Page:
The Science of Writing
© Raymond Huber, 2014
In my experience writing both fiction and science I keep finding connections between the two disciplines. Science fiction is the obvious meeting place – my latest sci-fi novel begins with the fact that atoms are mostly empty space inside so the entire human race could be compressed to the size of a sugar cube. Although writing is not a science (thankfully), they both involve definite structures and forces, as well as some mysterious effects. And both writing and science are about observing the world.
I’ll begin with a ‘forced’ physics analogy. A writer’s work is shaped by four forces: imagining, writing, editing and hoping; which might be said to echo the four fundamental forces – electromagnetism, the nuclear forces, and gravity – which hold the physical universe together.
Imagination is like electromagnetism which links atoms together to create all matter. It’s the dominant force in our world, and likewise imagination is the basis of all story creation.
Every good writer I know needs to go into some deep, quiet place to do work that is fully imagined.– Jonathan Franzen
Writers are fortunate that imagination has infinite range (as does electromagnetic force) so there’s never a shortage of ideas from that deep place. The imaginative force is powered by our brain which wields it to remarkable effect. Science has shown that thinking, or imagining, a thing can make it physically happen: witness the recent Google Glass which takes photos using brain waves; or the placebo effect. Science itself is a rich source of ideas: in my novel, Sting, I used the remarkable magnetic navigational ability of the honey bee.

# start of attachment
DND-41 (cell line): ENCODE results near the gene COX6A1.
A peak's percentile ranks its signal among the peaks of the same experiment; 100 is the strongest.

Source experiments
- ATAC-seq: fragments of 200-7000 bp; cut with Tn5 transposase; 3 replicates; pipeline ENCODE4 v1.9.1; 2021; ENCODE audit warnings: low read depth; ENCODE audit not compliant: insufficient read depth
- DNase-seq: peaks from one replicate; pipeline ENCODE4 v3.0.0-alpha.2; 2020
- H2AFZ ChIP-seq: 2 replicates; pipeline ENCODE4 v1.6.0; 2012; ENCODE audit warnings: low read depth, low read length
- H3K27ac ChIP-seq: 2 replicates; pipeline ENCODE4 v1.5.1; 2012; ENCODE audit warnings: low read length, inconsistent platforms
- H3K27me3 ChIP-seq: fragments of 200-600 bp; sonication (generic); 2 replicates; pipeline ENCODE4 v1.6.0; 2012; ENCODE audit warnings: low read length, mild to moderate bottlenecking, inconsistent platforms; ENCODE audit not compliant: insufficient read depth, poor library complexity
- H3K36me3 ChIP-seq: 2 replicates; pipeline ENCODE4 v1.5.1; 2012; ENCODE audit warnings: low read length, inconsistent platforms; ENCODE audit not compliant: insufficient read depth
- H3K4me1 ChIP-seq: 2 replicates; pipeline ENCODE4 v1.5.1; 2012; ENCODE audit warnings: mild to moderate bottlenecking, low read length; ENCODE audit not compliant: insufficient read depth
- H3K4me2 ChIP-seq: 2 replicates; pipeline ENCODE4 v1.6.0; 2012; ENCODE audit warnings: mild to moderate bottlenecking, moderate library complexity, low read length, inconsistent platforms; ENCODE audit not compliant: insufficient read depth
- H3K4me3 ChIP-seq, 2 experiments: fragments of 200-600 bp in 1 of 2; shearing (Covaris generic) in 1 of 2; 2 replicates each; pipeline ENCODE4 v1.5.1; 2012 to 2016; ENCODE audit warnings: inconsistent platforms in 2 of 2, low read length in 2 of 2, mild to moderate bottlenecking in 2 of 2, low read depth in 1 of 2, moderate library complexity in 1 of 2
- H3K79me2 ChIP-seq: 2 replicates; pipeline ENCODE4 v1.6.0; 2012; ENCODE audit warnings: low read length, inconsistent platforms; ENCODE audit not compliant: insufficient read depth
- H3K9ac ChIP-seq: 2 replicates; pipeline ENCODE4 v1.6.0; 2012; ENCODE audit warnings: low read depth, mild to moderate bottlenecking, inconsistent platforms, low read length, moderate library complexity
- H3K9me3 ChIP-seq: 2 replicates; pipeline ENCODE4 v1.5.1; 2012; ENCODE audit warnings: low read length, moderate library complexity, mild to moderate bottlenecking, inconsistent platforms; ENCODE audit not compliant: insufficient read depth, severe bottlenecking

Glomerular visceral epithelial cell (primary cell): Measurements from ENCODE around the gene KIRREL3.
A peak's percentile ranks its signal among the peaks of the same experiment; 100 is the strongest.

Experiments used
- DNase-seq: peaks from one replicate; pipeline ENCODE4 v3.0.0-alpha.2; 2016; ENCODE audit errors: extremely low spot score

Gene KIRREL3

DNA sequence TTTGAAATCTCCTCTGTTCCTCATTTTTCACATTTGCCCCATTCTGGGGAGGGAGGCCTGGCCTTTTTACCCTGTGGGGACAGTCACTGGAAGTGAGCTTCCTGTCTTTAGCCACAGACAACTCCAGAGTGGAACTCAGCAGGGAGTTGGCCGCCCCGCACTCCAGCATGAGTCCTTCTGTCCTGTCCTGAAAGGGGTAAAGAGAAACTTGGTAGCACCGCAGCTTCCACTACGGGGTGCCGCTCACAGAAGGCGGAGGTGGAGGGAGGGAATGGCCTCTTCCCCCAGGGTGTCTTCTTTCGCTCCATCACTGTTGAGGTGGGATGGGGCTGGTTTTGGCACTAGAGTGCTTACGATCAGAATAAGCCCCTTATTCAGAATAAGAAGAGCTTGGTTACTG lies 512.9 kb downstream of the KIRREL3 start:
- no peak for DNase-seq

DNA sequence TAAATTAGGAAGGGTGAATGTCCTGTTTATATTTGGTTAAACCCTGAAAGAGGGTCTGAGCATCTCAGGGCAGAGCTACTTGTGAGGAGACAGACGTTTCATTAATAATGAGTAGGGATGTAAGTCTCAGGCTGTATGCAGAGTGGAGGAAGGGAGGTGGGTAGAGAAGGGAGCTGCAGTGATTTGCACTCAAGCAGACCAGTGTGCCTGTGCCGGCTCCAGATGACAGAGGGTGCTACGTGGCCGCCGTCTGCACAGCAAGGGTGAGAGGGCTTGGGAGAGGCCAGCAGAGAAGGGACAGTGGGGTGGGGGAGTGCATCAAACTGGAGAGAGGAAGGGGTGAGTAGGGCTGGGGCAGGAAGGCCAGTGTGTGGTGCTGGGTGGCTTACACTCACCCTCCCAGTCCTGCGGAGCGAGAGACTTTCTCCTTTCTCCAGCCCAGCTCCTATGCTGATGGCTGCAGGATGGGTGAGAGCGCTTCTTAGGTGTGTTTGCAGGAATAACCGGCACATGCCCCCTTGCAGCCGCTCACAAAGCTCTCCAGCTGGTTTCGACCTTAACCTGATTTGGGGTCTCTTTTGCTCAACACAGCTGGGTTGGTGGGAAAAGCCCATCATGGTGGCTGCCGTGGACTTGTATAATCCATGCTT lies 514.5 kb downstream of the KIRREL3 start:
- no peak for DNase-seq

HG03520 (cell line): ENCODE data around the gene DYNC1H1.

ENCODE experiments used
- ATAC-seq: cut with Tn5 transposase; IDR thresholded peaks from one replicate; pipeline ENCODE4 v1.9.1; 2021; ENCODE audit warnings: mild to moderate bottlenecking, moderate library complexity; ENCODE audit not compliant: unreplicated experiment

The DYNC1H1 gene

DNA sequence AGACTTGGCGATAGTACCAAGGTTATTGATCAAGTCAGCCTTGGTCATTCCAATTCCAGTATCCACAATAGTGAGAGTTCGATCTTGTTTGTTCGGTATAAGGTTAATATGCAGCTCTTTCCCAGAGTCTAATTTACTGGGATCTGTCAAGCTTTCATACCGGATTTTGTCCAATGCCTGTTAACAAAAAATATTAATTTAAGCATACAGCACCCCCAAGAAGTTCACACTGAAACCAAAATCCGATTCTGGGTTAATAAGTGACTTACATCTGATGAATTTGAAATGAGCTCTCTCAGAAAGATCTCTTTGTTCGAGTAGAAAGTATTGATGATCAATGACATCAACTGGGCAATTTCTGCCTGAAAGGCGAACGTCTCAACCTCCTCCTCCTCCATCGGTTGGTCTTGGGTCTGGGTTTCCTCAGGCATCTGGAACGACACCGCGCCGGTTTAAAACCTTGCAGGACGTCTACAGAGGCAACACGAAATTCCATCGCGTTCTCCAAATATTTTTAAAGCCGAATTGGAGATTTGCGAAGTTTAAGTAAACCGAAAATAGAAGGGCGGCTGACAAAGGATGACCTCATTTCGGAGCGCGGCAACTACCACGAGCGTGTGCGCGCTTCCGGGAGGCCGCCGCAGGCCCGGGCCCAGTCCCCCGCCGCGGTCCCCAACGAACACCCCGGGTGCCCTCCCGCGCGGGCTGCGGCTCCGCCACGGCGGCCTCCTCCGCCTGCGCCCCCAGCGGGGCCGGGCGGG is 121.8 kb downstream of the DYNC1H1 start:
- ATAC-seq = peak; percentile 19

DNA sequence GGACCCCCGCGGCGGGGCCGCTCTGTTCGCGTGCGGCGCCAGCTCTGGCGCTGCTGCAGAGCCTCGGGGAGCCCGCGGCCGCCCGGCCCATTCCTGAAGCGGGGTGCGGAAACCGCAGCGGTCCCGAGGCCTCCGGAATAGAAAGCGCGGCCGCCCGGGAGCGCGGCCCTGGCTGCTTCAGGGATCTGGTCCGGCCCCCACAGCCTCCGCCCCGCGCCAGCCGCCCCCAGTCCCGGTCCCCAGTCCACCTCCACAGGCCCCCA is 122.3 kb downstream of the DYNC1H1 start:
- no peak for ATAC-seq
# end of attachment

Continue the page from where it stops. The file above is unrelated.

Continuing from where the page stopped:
The second force is the act of writing itself. Its parallel in physics is the ‘weak’ nuclear force which is confined within the nuclei of atoms. Likewise the writer is confined to a room and must exert energy to write:
Put one word after another. Find the right word, put it down. – Neil Gaiman
Writing fiction seems to be a weak force but those tiny words become sentences, paragraphs, chapters and eventually, a novel materialises. This is how all life is built up, from inner space to outer space: atoms into molecules, molecules into cells, then into organisms, ecosystems. These wholes are made of parts which are themselves wholes:
At each level, the whole is more than the sum of the parts, with properties that cannot be predicted from the study of the parts in isolation. – Rupert Sheldrake
Just as consciousness far transcends the neurons and chemicals in the brain, so a whole novel acquires a meaning beyond its parts (hold that thought).
Editing a novel is akin to the ‘strong’ nuclear force which binds all atomic nuclei together. Editing binds a shaky first draft, giving it the structure and strength to stand alone. The force is applied by cutting needless words, refining and shaping the story.
Go over and over it…refusing to let anything stay if it looks awkward, phony, or forced. – John Gardner
Anyone can write but editing requires learning a skill, and getting published almost always depends on a sharp edit.
Fourthly, hope is as essential as the force of gravity. Gravity anchors us on Earth, just as hope keeps a writer grounded. I suspect that most writers experience self-doubt.
When I sit down to write, a monstrous reader looms up who sits down beside me and continually mutters, ‘I don’t get it, I don’t see it, I don’t want it.– Flannery O’Connor
Add rejections, failed applications, dismal reviews and sales, all of which can unseat a writer. But hope, like gravity, has to be directed towards something substantial – perhaps writing has to be more of a calling or a passion than a job if you’re to survive.
That’s the physics, now let’s look at the art of writing by way of neuroscience. You’ve imagined a story, you sit down and write five chapters, but then you realise you’ve written yourself into a plot corner. Fear not, neuroscientists tell us that the brain is incredibly plastic. Plasticity (the ability to change and grow) is due to billions of neurons in the brain which are able to fire in trillions of possible connections. All the stuck writer needs to do is wait while the sub-conscious brain processes and connects the plot in a way that creates new directions for the story. The wonderful writer-editor E. B. White suggested that delay be a natural part of a writer’s routine: